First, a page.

If you get pops or “plosives” into the microphone, you can turn your head slightly during “p’s” “b’s” and “t’s” or use an inexpensive pop filter. 

  1. Project

Speak as if you’re addressing an audience. I’ve lead training sessions and workshops, and the biggest mistake beginners make with recording is speaking too softly. Your voice is the signal and your ambient environment is the noise. 

Think of turning your voice up as equivalent to turning your background noise down. If you’re close to your mic and speaking loudly, your environment will be nearly inaudible. It sounds bizarre, but if you’ve never tried it, you’ll be astounded by the difference. This is why you’ll see television interviewers using handheld mics at concerts, parties, red carpet events or anywhere is full of ambient noise. Speak loudly and getting close to the microphone works wonders in even worst environments.

  1. Record in a Large Room

Contrary to popular belief, larger rooms are preferable for recording. Small sound booths are used in professional studios to acoustically isolate a singer or instrumentalist from louder instruments. In other words, sound booths act as a quiet chamber, not as an acoustically desirable environment. Many home studios set up booths incorrectly thinking that a booth has inherent recording advantages. 

The goal here is to eliminate noise in the form of room echo, or reverberation. As you speak, sound bounces off of walls and returns back into the microphone. These acoustic reflections decrease in volume with distance. Therefore, the farther you are from your walls, the lower the noise from acoustic reflections will be. Ideally, record in a large room with carpeted floors, as hard surfaces can cause acoustical reflections for any environment. 

It’s worth mentioning that there’s a tradeoff between ambient noise level and acoustic reflections. If your largest room has only hard surfaces or has a loud ambient noise level, then you’re better off with a smaller room. Recording in a living room with a blaring TV nearby or with bustling traffic outdoors will not suffice. Your quietest room is always your best option, but opt for a large quiet room over a small one.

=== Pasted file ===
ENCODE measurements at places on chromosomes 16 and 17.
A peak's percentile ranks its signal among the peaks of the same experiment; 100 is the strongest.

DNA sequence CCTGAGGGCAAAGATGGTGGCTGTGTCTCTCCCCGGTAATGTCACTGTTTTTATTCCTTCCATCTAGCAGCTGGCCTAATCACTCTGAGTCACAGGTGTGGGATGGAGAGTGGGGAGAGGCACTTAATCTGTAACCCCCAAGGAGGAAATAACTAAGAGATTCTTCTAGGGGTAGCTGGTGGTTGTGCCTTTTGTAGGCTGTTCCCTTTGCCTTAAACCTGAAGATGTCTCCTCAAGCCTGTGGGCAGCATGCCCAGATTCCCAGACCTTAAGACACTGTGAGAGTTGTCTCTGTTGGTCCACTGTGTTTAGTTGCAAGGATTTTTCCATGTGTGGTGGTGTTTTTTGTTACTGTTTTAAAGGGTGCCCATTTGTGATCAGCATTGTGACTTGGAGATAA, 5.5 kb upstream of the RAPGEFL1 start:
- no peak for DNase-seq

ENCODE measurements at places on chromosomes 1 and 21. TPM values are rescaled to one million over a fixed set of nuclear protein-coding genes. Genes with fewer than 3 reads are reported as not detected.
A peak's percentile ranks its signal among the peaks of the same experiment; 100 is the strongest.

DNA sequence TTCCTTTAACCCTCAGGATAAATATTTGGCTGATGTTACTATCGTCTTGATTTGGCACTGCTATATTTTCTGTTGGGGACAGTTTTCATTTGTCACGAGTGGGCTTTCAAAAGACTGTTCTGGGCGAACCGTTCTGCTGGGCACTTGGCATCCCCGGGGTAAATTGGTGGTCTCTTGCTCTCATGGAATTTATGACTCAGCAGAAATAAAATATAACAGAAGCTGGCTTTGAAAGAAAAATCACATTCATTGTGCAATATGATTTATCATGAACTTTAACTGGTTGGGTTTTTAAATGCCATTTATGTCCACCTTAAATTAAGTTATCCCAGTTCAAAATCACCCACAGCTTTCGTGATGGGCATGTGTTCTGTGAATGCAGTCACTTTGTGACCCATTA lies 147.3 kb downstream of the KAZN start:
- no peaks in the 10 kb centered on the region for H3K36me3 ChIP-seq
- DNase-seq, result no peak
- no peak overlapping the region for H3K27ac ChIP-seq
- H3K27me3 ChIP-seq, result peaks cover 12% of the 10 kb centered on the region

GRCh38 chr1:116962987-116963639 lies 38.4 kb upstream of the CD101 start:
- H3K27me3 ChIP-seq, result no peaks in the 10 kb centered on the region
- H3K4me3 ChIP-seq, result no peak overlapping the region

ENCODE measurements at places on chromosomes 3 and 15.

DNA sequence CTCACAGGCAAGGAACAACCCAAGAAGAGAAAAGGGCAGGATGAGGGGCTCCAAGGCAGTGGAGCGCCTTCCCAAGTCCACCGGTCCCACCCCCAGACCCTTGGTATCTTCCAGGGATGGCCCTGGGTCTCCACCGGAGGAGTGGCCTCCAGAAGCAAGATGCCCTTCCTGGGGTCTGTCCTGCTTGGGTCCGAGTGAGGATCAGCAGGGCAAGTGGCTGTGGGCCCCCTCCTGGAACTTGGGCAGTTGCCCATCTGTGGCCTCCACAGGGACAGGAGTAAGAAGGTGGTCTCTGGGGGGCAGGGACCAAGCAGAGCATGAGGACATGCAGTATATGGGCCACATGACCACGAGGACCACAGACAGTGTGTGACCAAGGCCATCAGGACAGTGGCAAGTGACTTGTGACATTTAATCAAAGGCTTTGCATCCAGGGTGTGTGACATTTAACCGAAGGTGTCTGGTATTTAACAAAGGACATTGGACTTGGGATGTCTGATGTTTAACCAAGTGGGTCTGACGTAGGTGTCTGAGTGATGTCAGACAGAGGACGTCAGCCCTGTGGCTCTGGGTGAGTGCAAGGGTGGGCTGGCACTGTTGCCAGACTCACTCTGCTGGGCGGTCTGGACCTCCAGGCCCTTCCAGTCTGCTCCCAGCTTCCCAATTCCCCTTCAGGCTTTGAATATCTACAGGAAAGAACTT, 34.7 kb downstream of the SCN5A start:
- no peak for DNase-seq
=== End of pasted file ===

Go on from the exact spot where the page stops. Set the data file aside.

1. Remove Noise Wherever Possible

This one’s a no-brainer, but you’d be surprised how many things make noise until you start recording. Remove ticking clocks, unplug any AC transformers, turn off dimmable or fluorescent lights, and get a long cable to get your microphone away from your computer’s noisy fan. Always listen before recording, and keep your ears pealed for anything that might be making noise in the background. 


Controlling your physical location, proximity to your microphone and the level of your voice, goes a long way toward making professional-sounding recordings using any equipment. Try these techniques while recording into a smartphone and notice what a difference it makes. Keep in mind that entry-level studio equipment is good enough to create a professional sounding recording, and focus on making major improvements in your technique, not your gear. 

Continued in Part 3

CEO and Founder of Finewav. Instagram: @ErykThompson Vero: @ErykThompson